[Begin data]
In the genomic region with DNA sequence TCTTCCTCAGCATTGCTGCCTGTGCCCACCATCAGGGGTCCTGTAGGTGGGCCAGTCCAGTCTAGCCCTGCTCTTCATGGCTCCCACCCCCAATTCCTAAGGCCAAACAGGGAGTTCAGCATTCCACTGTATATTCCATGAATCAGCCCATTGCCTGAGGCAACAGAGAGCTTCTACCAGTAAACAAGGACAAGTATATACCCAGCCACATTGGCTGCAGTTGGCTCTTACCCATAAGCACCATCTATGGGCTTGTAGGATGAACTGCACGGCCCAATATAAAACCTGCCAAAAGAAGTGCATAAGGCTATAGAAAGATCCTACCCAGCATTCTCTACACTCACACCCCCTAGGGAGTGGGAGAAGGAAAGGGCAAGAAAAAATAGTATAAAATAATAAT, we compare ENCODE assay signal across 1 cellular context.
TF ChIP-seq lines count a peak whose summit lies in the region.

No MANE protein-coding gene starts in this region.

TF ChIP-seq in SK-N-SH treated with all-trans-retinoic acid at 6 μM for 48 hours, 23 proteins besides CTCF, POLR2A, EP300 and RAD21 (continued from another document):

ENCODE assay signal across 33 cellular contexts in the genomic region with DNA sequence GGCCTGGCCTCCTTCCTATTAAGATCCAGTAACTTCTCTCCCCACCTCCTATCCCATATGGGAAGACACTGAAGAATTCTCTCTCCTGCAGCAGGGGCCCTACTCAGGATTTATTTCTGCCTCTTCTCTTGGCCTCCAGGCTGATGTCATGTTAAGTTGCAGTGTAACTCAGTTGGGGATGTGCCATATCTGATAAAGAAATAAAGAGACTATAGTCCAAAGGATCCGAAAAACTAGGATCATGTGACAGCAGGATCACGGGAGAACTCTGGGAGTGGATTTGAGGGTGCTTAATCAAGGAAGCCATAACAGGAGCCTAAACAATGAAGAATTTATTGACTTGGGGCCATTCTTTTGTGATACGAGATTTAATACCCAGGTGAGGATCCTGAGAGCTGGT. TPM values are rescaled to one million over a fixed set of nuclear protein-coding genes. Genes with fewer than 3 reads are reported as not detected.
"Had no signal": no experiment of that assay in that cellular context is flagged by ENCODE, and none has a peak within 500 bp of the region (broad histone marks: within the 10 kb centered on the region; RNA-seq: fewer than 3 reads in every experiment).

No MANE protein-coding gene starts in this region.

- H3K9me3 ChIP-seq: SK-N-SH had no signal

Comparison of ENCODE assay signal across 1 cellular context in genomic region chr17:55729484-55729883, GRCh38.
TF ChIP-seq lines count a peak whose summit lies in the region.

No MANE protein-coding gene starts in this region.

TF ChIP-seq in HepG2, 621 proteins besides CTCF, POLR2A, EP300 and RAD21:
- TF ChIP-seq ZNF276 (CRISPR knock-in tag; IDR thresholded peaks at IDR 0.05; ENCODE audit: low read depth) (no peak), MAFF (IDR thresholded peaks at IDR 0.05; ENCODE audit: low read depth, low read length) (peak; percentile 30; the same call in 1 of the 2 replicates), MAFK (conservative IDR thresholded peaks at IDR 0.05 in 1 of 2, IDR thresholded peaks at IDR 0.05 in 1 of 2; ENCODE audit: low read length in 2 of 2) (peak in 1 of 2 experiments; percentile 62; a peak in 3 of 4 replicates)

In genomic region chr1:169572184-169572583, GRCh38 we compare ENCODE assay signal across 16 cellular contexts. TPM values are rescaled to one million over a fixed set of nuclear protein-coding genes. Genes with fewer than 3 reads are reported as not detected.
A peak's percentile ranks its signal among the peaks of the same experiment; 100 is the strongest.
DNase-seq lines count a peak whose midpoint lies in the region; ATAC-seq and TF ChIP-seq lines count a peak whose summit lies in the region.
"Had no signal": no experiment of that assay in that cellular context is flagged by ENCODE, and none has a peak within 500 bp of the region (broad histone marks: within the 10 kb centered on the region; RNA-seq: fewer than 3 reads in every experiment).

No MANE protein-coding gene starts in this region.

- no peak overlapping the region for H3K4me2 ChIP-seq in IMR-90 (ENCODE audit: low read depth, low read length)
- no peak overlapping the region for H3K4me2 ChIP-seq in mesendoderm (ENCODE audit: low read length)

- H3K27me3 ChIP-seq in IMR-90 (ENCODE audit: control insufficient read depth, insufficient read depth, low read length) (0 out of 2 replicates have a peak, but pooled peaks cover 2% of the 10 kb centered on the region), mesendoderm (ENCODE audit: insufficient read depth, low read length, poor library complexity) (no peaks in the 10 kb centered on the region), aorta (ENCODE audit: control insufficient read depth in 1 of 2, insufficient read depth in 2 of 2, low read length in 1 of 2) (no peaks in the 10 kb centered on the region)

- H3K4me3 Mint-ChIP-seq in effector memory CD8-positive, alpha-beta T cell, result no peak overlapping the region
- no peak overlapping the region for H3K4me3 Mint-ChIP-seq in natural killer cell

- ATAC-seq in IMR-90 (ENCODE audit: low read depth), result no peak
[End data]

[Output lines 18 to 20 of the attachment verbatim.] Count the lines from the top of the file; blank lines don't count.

No MANE protein-coding gene starts in this region.

- no peak overlapping the region for H3K4me2 ChIP-seq in IMR-90 (ENCODE audit: low read depth, low read length)
- no peak overlapping the region for H3K4me2 ChIP-seq in mesendoderm (ENCODE audit: low read length)